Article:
Investigating this relationship led to two key questions: why did fishers land elasmobranchs, and how important is the fishery to local livelihoods? To find out, Tsiraiky and fellow researcher Hoby Tsimilajay conducted 97 interviews with fishers from both communities. As it turned out, the answer was not so simple.

A guitarfish is measured by data collectors at the landings beach.

From the interviews, SEED determined that, though lobster fishing generates the most income annually for the majority of households, income generated from the elasmobranch fishery was more important during the national closed season for lobster fishing. This makes sense, because when lobster fishing is prohibited under national law, fishers need an alternative livelihood to fill the gap in their income. Elasmobranch fishing is one way to accomplish this, with their meat and especially fins fetching a high price at market. In fact, fishers reported that shark fins could sell for between 2,000 - 250,000 MGA (the equivalent of approximately US$0.53 - $66.67) which is especially striking when many households in Sainte Luce and Elodrato reported only being able to spend approximately 1,399 MGA (US$0.40) on food per person per day in 2021 (SEED, 2021). In this context, selling shark fins and elasmobranch meat could make a notable difference in a households’ financial resilience, especially during the leaner months of the national closed season for lobster fishing.

However, other key learnings were that fishers did not increase their individual efforts to catch elasmobranchs during the COVID-19 pandemic, and that almost all elasmobranch landings were incidental, meaning elasmobranchs were not targeted specifically, but were instead caught when fishers were out trying to catch other fish species, or when they were fishing without a particular species in mind. These findings add yet another layer to the complex nature of the elasmobranch fishery in the area. Though not a target, elasmobranchs were still caught relatively frequently and were recognised as an income source. And, though not related directly to decreased food security during COVID-19, the fishery does appear to have ties with the national closed season and fishers’ ability (or inability) to catch lobster.

Whatever way it is viewed, it is clear that the fishers of Elodrato and Sainte Luce rely heavily on marine resources for their livelihoods, with lobster fishing being their main source of income, and with fishers landing other fish, including elasmobranchs, when the need arises. This connection with the sea resonates deeply on World Oceans Day, with marine resources especially important for the coastal communities of Madagascar, demonstrating once again that the ocean is vital for countless livelihoods on Earth.

To learn more about the results from the interviews and participatory monitoring, please visit the following links:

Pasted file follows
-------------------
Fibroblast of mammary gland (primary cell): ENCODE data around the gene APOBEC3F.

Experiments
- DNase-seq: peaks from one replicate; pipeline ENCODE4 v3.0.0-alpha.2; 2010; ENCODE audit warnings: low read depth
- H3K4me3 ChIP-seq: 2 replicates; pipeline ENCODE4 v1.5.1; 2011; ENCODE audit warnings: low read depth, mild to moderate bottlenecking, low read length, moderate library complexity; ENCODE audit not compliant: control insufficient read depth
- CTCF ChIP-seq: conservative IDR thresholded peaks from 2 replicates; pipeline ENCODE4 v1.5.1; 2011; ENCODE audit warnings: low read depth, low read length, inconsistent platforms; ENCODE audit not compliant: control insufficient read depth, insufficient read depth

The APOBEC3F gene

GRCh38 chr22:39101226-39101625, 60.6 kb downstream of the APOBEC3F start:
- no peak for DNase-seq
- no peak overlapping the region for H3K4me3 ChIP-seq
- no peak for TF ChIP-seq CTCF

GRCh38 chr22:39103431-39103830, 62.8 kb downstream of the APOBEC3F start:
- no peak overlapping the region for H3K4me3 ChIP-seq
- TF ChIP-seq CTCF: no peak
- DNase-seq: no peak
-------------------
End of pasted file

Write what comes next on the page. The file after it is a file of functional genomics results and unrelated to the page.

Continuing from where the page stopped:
1. Baker-Médard, M., & Faber, J. (2020). Fins and (Mis)fortunes: Managing shark populations for sustainability and food sovereignty. Marine Policy, 113(December 2019).
  2. Barnes-Mauthe, M., Oleson, K. L. L., & Zafindrasilivonona, B. (2013). The total economic value of small-scale fisheries with a characterization of post-landing trends: An application in Madagascar with global relevance. Fisheries Research, 147, 175–185.
  3. Cripps, G., Harris, A., Humber, F., Harding, S., & Thomas, T. (2015). A Preliminary Value Chain Analysis of Shark Fisheries in Madagascar. In Indian Ocean Commission.
  4. Dulvy, N. K., Fowler, S. L., Musick, J. A., Cavanagh, R. D., Kyne, P. M., Harrison, L. R., Carlson, J. K., Davidson, L. N., Fordham, S. V, Francis, M. P., Pollock, C. M., Simpfendorfer, C. A., Burgess, G. H., Carpenter, K. E., Compagno, L. J., Ebert, D. A., Gibson, C., Heupel, M. R., Livingstone, S. R., … White, W. T. (2014). Extinction risk and conservation of the world’s sharks and rays. ELife, 3, 1–34.
  5. Le Manach, F., (2012). Valuation of fisheries resources in Madagascar: Wealth Accounting and Ecosystem Services Valuation (WAVES) Global Partnership. In: Fisheries Technical Study, Report Prepared for the World Bank.
  6. Le Manach, F., Gough, C., Harris, A., Humber, F., Harper, S., & Zeller, D. (2012). Unreported fishing, hungry people and political turmoil: The recipe for a food security crisis in Madagascar? Marine Policy.
  7. SEED Madagascar [SEED] (2021). Covid-19 Rapid Response: Addressing Covid-19-related food insecurity through household farming in southeast Madagascar - Community comparison of baseline survey results [A report for Darwin Project CV19RR14]. SEED Madagascar.
  8. Savage, J. (2020). A Baseline Socioeconomic Assessment of Lobster Fishing Communities in Southeast Madagascar [A report for Darwin Project 25-016]. SEED Madagascar.
  9. United Nations. (2021). World Oceans Day | United Nations.
  10. World Bank. (2020). Madagascar: Balancing Conservation and Exploitation of Fisheries Resources.